The English language teems with terminology for referring to ostentation or bad taste, or both. Here are ten words that help readers imagine imagery that they perhaps would rather not think about:
The connotations of this adjectival form of flash are of fleeting, superficial attractiveness and showy, tasteless fashion and/or fashion accessories.
The origin of this word meaning “vivid, bright, flashy” is unknown; it may come from a word meaning “to stare.”
This term, with a disputed etymology (perhaps from the Latin word gaudium, meaning “joy,” or from a reference to trickery from the same source), means “tastelessly or extravagantly showy, outlandish.”
The direct borrowing of kitsch from German, as with the acquisition of many other loanwords, met a need: Although other terms are this list are near synonyms of kitsch, it’s difficult in English to capture the essence of kitsch without using the word. The term originated in response to efforts of the German middle class in the nineteenth century to emulate their social superiors through art and architecture; in many cases, they succeeded only in inferior imitation.
That sense has persisted intact for 150 years with the additional connotation of consumer items produced under the pretense that they are artistic creations but treated as commodities. (People who embrace the irony of appreciating kitsch and collect kitschy products are in effect partly legitimizing the items as art.)
This word has an etymological connection to merit, but its meaning is diametrically opposite. It stems from the Latin word for prostitute and, like merit, means “to earn.” It refers to a relationship based solely on exchange of value, and because of the superficial and ostentatious nature of practitioners of the oldest profession, it has acquired the additional connotation of cheap showiness. Meretricious is also sometimes used as a synonym for pretentious.
There’s an interesting line of connotation for this word: Because of the difficulty of obtaining purple dye from a certain shellfish in ancient times, it was reserved for royalty, and later was long limited to use by aristocratic classes. Thus, it came to be associated with those with very high social standing — and, naturally, their attendant sophistication. But the resulting association of the color with ostentatiousness led to a connotation of overbearing effort, especially in writing — hence, “purple prose.”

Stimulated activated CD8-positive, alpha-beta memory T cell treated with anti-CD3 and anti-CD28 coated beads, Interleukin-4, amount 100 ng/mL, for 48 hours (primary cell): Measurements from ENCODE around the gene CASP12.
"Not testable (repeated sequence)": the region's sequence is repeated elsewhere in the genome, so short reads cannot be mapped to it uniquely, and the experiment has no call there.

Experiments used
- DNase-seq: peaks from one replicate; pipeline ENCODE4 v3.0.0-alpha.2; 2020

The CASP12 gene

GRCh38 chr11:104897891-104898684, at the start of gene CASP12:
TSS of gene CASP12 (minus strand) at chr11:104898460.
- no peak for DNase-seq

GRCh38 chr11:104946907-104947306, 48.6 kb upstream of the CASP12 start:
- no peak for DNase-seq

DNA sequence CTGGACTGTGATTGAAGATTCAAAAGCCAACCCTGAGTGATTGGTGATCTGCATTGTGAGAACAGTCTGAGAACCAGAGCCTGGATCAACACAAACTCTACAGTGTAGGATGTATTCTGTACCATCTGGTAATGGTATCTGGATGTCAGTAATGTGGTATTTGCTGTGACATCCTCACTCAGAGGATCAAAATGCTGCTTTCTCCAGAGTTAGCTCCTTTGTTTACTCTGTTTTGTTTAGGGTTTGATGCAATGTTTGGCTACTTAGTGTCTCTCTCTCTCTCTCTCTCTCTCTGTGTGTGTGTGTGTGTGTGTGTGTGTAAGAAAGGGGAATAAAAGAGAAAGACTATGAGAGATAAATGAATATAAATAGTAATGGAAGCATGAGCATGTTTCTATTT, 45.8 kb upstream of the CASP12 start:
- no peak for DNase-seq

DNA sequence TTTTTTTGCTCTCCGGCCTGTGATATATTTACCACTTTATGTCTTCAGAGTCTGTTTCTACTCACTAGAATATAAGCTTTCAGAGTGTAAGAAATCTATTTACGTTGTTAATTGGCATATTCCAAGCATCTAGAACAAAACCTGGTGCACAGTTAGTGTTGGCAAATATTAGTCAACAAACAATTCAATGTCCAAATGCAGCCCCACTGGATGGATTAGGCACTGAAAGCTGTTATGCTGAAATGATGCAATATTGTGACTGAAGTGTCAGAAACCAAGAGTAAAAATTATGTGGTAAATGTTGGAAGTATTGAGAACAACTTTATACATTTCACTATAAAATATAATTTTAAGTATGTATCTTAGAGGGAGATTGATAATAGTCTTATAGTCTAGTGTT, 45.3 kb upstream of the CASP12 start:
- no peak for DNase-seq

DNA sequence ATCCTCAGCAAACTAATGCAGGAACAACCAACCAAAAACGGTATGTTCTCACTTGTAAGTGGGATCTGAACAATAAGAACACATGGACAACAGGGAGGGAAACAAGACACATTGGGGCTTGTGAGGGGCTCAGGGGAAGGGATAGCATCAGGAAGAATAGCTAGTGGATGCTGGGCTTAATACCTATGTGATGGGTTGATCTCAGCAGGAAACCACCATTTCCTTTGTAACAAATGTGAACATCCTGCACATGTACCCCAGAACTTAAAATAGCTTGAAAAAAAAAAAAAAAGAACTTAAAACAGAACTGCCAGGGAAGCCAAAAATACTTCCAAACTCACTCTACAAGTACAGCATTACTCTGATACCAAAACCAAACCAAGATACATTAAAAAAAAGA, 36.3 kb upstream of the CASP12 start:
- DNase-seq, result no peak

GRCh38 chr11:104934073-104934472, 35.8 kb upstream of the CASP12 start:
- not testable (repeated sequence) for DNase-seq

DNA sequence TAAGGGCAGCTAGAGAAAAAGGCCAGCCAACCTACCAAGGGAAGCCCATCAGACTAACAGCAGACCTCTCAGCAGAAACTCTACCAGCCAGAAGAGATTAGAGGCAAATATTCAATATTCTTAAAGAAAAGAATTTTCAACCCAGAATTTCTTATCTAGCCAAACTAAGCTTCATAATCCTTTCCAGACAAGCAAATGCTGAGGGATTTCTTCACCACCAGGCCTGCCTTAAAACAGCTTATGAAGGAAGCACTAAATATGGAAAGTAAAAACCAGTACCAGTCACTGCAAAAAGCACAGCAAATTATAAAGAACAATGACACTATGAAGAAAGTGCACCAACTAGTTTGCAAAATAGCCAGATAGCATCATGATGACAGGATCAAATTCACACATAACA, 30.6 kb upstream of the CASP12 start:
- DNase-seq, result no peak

Two early meanings of this word are “hairy or fuzzy” and “flimsy,” but only the latter sense has survived, while still other connotations have come to dominate. The primary meanings now are “sexually provocative” or “of low quality,” the latter referring to both character and construction.
This nineteenth-century slang term for a low-class person was extended to describe anything that is ill-bred, shabby, in poor taste, or cheaply constructed. It most often refers to a cheap taste in fashion or decor.
As is the case with purple, this term has made a downwardly mobile trajectory. According to tradition, Audrey, queen of a kingdom in what is now England, found religion late in life when she surmised that her vanity led to a deadly condition. The Catholic Church canonized her, and at an annual fair commemorating Saint Audry, cheap lace necklaces were sold in her honor. These came to be known as “’t Audrey’s lace,” later altered to “tawdry lace.” Now, tawdry is a synonym for cheap or showy. It has, however, also acquired a sense of “base, low, mean,” as in the cliché “a tawdry affair.”
This adjective meaning “cheap” comes from the slang term for a twenty-five-cent piece. The reference originates with the real, a Spanish coin that could be divided into eight pieces (hence “pieces of eight” in pirate lore). Each bit was worth one-eighth of the coin’s value; transferred to American currency, two bits is worth a quarter. In either currency, two bits ain’t worth much.